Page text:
Are you looking for a Lortone Rock Tumbler and can’t decide which model is best for you? In this article, we talk about what to look for when buying a tumbler and we review each Lortone model so that you may make the best decision on which tumbler is right for you.
Here’s a quick look at the current Lortone lineup for their hobby division:
Lortone rock tumblers for hobbyists
- Moel 3A: most popular for beginners and also the most affordable in the Lortone tumbler series.
- Model 33B: twin three-pound barrels allow you to process more material by running two batches at the same time.
- Model 45C: best small-size tumbler for slightly larger rocks
- Model QT6: medium size tumbler with a six-pound barrel for larger rocks
- Model QT12: the largest tumbler in the hobby division with a 12-pound barrel
- Model QT66: twin six-pound barrels allow you to process more material by running two batches at the same time.
This guide will cover some history of the company, overall characteristics of Lortone tumblers, help you determine which model tumbler is suitable for the size and amount of rocks you plan to tumble and finish by reviewing each tumbler individually.
In this guide:
- Small tumblers
- Medium tumblers
- Light-duty commercial-grade tumblers
- Commerical-grade tumblers
- Which model is for you
- Replacement parts
- Other supplies
- About Lortone
This tumbler is the most popular for beginners and also the most affordable in the Lortone tumbler series.
It’s great if you are not sure whether you would enjoy rock tumbling. It’s also perfect as a gift for a child who wants to get into the hobby.
It’s only disadvantage I find is you are limited to the size of rocks you can tumble – although this is hardly a dealbreaker for beginners.
So if you’re looking to tumble larger rocks, you might want to look at a larger machine.
The barrel interior measures 4-1/8″ depth by 3-7/8″ diameter and holds around 3 lbs. of contents.
This tumbler can process twice as much material as the model 3A because it has two of the same barrels that the model 3A uses.
Like the model 3a, you can’t put larger rocks in the barrels.
But the advantage to twin barrels is that you can use one barrel for polish, and the other for rough grinding in the same operating cycle.
It’s like having two tumblers in one. The benefit here is that you don’t have to wait an entire month to start another batch.
This model is where you can put slightly larger stones in the barrel as it measures 3-1/2” by depth, with a 5-3/4” diameter.
You can also process more material as the barrel is rated to hold around 4 lbs. of contents.
Medium size tumblers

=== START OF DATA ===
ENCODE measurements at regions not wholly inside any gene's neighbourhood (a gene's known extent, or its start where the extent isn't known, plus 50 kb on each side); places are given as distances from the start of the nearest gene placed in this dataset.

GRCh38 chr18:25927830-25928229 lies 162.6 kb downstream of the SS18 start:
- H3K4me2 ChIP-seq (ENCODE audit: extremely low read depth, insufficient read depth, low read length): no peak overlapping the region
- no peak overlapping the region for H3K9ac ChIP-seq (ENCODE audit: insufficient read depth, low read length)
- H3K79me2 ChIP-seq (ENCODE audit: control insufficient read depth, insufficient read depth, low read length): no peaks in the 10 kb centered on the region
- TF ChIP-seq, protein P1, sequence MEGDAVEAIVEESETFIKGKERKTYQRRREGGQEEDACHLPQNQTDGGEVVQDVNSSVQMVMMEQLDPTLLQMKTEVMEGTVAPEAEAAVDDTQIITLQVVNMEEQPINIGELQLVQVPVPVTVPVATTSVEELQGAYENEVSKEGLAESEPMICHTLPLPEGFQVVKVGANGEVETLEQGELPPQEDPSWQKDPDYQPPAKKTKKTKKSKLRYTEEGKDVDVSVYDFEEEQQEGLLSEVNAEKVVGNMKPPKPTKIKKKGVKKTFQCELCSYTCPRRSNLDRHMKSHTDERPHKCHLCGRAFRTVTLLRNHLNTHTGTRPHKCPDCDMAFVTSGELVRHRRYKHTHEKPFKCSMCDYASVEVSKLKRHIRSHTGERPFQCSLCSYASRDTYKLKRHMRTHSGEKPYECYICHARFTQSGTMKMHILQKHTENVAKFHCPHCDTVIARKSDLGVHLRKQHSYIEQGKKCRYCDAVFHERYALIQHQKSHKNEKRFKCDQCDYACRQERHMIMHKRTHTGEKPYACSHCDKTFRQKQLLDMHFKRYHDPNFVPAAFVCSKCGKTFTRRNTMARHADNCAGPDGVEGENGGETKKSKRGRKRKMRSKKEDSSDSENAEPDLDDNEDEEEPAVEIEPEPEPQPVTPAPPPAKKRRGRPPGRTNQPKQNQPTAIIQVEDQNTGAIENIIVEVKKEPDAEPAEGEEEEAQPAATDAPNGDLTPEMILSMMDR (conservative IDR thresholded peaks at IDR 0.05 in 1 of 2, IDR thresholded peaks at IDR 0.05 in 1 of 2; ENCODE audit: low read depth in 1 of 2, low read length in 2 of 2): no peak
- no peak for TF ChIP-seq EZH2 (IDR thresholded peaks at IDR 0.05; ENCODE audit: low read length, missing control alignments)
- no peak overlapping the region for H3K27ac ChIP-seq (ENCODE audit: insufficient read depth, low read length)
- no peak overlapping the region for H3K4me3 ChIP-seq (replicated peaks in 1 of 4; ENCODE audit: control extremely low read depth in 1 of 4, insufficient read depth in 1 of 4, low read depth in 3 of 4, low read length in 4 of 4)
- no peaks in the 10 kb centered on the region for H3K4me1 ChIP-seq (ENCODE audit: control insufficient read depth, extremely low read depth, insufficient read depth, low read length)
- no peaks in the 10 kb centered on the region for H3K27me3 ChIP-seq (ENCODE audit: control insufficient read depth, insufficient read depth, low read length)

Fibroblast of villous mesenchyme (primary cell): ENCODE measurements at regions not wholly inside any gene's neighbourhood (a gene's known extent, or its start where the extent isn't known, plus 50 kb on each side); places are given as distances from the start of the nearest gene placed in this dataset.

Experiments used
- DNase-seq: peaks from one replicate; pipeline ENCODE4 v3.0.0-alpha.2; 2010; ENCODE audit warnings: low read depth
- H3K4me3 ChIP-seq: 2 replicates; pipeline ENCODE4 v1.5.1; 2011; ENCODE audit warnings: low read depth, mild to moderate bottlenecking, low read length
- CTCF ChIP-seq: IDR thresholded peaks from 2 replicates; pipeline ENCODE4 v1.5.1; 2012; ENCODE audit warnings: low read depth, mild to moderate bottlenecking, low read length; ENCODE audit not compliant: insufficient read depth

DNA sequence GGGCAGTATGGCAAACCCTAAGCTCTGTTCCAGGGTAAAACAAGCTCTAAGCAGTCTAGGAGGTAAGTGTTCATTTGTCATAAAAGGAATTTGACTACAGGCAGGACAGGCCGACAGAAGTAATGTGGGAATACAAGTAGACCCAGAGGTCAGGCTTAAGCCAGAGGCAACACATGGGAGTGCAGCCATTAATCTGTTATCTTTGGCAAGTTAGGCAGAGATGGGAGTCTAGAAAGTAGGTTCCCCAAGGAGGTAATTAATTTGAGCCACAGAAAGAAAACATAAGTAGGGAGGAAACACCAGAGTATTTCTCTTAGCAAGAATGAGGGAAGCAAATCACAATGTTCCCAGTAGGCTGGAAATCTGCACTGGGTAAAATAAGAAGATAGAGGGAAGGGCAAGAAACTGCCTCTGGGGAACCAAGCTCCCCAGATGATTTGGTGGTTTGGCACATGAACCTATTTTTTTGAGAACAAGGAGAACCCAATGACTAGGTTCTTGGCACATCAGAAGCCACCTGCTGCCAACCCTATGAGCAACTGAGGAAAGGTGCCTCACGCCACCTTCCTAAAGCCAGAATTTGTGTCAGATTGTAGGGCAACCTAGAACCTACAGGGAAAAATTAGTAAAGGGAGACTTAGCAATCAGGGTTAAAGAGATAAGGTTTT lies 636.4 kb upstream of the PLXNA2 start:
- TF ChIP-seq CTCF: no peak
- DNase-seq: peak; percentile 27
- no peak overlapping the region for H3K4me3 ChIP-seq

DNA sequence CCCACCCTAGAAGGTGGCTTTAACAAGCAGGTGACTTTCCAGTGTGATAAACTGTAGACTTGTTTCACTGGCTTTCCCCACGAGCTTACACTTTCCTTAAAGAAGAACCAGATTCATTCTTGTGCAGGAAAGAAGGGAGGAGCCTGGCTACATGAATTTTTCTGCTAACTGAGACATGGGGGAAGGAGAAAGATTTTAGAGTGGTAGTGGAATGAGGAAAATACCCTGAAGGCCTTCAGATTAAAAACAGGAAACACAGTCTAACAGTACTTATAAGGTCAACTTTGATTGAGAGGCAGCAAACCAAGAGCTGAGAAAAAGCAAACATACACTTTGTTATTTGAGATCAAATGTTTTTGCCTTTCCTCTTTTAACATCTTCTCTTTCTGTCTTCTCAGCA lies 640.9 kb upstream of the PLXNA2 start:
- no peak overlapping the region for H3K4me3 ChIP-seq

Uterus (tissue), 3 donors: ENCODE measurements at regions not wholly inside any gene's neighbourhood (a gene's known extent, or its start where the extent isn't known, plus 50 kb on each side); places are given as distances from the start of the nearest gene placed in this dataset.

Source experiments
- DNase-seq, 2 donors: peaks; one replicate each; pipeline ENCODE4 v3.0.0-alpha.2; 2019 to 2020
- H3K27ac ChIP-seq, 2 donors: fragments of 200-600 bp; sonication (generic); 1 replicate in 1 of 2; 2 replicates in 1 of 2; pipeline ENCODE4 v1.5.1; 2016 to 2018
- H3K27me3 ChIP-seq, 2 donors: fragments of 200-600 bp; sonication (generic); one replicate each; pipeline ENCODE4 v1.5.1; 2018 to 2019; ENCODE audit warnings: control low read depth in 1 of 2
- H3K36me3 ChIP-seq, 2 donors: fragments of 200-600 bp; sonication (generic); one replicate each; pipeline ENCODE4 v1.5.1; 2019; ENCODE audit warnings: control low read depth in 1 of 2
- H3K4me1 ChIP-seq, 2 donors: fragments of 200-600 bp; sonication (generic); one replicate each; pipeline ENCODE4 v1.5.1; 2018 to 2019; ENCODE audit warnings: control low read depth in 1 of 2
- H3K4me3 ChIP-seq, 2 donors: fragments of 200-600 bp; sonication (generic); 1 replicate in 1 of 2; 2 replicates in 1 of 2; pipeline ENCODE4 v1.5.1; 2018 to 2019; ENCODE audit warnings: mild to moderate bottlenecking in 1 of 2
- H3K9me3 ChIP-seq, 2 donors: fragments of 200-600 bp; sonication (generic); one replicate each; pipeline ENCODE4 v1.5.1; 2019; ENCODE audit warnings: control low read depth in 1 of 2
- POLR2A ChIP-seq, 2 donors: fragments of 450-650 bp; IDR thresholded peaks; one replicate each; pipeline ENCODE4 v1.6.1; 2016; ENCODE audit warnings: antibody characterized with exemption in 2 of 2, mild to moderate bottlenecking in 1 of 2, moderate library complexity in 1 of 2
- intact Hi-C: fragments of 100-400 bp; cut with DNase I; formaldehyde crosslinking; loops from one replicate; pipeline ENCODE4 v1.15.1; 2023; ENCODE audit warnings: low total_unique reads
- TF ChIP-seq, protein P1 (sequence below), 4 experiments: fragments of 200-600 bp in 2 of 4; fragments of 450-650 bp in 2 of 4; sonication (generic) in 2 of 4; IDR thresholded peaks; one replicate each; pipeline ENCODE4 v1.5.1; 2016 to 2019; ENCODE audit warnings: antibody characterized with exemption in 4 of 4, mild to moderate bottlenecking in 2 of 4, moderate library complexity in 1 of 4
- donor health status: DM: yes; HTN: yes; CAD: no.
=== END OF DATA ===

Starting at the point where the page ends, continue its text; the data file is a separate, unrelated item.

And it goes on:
Medium size tumblers are typically for processing a lot of material and cost a little bit more than the small tumblers.
These are more for the serious hobbyist.
If you have not guessed by now, the barrel of this tumbler can hold up to 6 lbs. of contents and can tumble larger rocks than the smaller tumbler lineup has to offer.
The inside barrel dimension measures 3-5/8” depth by 6-3/4” diameter.
This is a large barrel measuring 7-1/2” depth by 6-3/4” diameter and can contain up to 12 lbs. of contents.
You can tumble large rocks in this barrel. The largest rock I tumbled in a barrel this size weighed about 5 lbs.
This tumbler uses two 6 pound barrels so you can run a polish and a rough barrel at the same time.
Light-duty commercial-grade tumblers
Models C100-12, C200-12, and C300-12 model tumblers use one, two or three 12 pound barrels and have a better frame and motor.
The consumable parts for these do not wear out as fast as the other tumblers do.
Models C20, C40, and C22-2 tumblers are for tumbling very large rocks or tumbling large amounts of rock per year.
Built heavy-duty all the way around; the barrel has thick rubber and is surrounded by metal making it quiet during operation.
For more on commercial-grade tumblers, visit Lortone.com.
Which tumbler is for you?
Before you buy a tumbler, these are the variables that you will need to consider
It is important for you to know the average size of rocks you want to tumble and an estimate of the yearly poundage of rocks you want to tumble.
This will save you in the long run because if your tumbler is too small, you’ll quickly find yourself wanted to buy a larger one.
This is a mistake I made when I was just starting out as described further along in this article.
If you are just starting out and have never tumbled before and don’t know if you even like to tumble, I recommend getting one of the more inexpensive models that will work for the size rocks you want to tumble – not necessarily the yearly poundage you might want to tumble.
That way, if you decide you do not like tumbling and waiting for your rocks to process to completion, you have not spent as much money as you might have otherwise.
It is important to note that tumbling is not a fast process. One batch of rock can take an entire month of nonstop tumbling.
Many people I talk to are surprised at this fact and would not tumble rocks for this reason alone.
For future reference in this article, I will assume one batch gets done in one month (some people like to run batches for longer or shorter durations based on the finished product they want).
Questions to ask yourself
Below is a chart I made based on my experience to help you determine the best size and Lortone model tumbler that will fit your needs.1
#1 What is the average rock size you plan to tumble?
- Stones 0.5” diameter or less tumbling at most 35 lbs. per year I recommend model 3-1.5. If over 35 lbs. per year, see question #2.